TALLAHASSEE — In the midst of Florida's housing crisis, some state lawmakers want to move legal notices of foreclosures from newspapers to the Internet, sparking a debate over access to information and charges of favoritism.
Newspapers publish hundreds of thousands of small-type legal notices a year, which are required before a lender can foreclose on a home. The revenue is lucrative for business publications that depend heavily on legal ads.
Supporters say the change is long overdue, as newspaper readership declines and more and more commerce is transacted electronically.
Critics, largely newspapers, say Web-only notices would hurt the poor and elderly, who aren't computer-savvy.
They also claim the legislation is tailored to enrich a single entity, Albertelli Law in Tampa, which is lobbying for the bill and operates PREO.com, a foreclosure website that calls itself "the complete default marketplace."
The same firm is under investigation by Attorney General Pam Bondi's office following 16 consumer complaints alleging shoddy legal practices such as the use of fraudulent signatures, a practice known as "robo-signing."
PREO's Tallahassee lobbyist, Sandra Mortham, calls it "absolutely fallacious" that the bill favors her client. She said that while the idea was inspired by the client, attorney and PREO founder James Albertelli, "this is not about him doing it exclusively."
"Newspapers have had a monopoly on this for 60 years. I understand why they would want to keep it," says Mortham, a former Pinellas lawmaker and secretary of state. "People might as well get used to this. It's going to come."
Albertelli says PREO once got several hundred thousand "hits" or views each month, but that has declined to about 100,000 a month. As for the investigation, he said: "None of the complaints are meritorious."
Sen. Steve Wise, R-Jacksonville, and Rep. Dennis Baxley, R-Ocala, are sponsoring the bills, which specify that to qualify, a publicly accessible website must attract at least 100,000 hits a month from unique visitors.
Opponents say PREO.com is the only site in Florida that meets the standard. They are distributing fliers to lawmakers noting that Albertelli's firm is under investigation.
"Public notice — particularly notice of proceedings of legal actions that could take someone's home — is critical to preserving private property rights, as well as the right of due process," the fliers state.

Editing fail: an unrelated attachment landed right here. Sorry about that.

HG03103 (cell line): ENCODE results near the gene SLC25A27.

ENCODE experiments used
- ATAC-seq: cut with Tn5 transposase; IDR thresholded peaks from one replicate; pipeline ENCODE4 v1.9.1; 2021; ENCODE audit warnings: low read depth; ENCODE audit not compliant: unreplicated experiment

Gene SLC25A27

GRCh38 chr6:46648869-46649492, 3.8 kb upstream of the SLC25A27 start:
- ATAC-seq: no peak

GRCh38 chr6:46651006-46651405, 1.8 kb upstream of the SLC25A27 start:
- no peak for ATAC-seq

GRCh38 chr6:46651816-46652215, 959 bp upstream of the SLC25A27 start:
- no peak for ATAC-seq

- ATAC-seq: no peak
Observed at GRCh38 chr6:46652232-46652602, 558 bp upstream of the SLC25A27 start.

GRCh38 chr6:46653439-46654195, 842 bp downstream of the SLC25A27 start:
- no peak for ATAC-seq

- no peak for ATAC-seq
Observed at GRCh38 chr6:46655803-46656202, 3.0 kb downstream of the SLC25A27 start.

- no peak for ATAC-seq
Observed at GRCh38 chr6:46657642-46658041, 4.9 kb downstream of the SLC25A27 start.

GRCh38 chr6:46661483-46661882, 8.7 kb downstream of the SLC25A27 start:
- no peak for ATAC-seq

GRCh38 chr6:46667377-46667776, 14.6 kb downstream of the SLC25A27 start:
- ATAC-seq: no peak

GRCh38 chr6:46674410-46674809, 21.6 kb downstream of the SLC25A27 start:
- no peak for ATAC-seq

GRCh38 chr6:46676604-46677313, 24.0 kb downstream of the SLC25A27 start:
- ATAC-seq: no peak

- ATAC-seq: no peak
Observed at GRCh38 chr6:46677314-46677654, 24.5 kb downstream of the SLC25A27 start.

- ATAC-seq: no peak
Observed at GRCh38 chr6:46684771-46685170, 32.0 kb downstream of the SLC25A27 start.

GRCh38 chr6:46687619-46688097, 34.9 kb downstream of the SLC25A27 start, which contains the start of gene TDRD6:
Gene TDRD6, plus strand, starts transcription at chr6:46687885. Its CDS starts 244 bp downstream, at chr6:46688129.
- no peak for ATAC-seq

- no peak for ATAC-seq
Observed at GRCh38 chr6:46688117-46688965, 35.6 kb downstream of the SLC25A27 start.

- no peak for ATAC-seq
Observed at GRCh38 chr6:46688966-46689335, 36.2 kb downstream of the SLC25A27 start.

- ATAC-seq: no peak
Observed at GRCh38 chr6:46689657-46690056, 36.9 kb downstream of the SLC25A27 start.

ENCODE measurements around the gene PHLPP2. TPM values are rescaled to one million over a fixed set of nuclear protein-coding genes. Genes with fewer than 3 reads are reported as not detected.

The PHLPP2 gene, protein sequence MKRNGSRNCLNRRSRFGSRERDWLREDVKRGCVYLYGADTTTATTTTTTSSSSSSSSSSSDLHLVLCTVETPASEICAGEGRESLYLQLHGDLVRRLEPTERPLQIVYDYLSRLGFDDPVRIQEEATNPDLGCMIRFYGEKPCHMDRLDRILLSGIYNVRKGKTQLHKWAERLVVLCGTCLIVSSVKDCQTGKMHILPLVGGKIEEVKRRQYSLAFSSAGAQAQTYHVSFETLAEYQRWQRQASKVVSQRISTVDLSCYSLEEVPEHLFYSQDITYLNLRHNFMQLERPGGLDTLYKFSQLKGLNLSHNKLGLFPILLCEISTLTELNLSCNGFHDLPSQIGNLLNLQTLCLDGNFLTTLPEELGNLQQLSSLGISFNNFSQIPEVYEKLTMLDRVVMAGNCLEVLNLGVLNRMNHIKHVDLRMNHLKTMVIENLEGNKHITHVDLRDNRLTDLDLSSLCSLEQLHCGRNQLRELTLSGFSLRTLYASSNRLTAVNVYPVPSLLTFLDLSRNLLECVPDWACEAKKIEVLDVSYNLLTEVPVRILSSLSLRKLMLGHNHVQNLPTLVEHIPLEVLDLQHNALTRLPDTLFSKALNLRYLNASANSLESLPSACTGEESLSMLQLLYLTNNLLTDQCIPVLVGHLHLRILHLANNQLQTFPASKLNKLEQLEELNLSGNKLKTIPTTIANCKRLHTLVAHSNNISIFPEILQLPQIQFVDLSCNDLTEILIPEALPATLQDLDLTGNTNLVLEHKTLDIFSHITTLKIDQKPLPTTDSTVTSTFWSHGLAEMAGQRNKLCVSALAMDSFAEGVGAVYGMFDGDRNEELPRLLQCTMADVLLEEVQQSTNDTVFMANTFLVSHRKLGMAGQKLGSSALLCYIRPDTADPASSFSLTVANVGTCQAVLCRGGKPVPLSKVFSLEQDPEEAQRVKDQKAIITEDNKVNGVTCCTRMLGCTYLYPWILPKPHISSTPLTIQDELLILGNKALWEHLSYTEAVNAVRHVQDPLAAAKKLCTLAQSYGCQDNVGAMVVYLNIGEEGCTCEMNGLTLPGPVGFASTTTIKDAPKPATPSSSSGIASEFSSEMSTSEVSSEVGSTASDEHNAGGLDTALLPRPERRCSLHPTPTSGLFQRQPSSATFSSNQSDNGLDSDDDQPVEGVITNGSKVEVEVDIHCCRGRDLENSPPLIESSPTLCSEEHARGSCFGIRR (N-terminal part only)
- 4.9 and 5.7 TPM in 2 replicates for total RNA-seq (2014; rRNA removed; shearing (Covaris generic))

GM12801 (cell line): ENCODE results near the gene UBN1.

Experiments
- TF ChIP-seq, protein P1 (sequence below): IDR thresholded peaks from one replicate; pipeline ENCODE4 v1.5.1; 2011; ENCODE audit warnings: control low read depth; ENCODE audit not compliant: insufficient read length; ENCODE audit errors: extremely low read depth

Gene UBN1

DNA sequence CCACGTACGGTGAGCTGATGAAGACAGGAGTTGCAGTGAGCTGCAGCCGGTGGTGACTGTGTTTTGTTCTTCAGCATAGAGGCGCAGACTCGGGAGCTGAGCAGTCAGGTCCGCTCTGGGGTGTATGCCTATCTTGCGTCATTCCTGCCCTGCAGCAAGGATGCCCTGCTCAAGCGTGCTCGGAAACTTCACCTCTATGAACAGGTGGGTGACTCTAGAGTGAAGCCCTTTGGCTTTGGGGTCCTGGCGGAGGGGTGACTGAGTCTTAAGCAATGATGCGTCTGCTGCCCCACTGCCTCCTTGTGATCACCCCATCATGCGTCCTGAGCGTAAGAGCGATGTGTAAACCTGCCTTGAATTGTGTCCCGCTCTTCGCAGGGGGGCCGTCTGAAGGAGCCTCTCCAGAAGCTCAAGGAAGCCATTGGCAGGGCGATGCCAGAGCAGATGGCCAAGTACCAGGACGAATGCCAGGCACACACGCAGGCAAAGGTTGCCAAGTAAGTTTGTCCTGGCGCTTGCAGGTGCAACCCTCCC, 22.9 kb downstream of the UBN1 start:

Baxley, who acknowledges discussing his bill with lobbyist Mortham, says his goal is to encourage clerks of court to modernize the marketing of foreclosure information. He says his goal is to make online notices "an option," not mandatory, and that it's not to be vendor-specific.
The state association of court clerks is neutral on the issue. Its legislative chairman, Sarasota County Clerk Karen Rushing, says most clerks are eager to embrace new technology.
Leading the opposition to the bill is Jack Cory, who lobbies for the Daily Business Review publications in South Florida, and former Lt. Gov. Jeff Kottkamp, who represents Keep the Public Noticed Coalition and is a Tallahassee lawyer.
Also lobbying against the legislation is the Florida Press Association, a trade group whose members include the St. Petersburg Times and Miami Herald.
FPA President Dean Ridings says newspaper legal notices are seen by people who may not be specifically looking for them.
"Whether it's a neighbor, a lienholder or even a family member, this corrective push is provided by newspapers," says Ridings. "If you place these notices only on a website, you would only see them if you were looking at that website."
Albertelli says legal notices are required to be published once a week for two consecutive weeks, and reach a narrow audience. He envisions using technology to text message notices to customer cell phones.
"It's more inclusive than you think," he says.
The bills (SB 230 and HB 149) are yet to be heard by legislative committees. The House bill is assigned to the Judiciary Committee, whose chairman, Rep. Will Snyder, R-Stuart, is skeptical of using the Internet as a main source of foreclosure notices.
"I'm going to closely evaluate that bill," Snyder said. "In the past, I have not supported initiatives that make it difficult for a segment of our society to get the information they need, and that they currently use newspapers for."
Steve Bousquet can be reached at firstname.lastname@example.org or (850) 224-7263.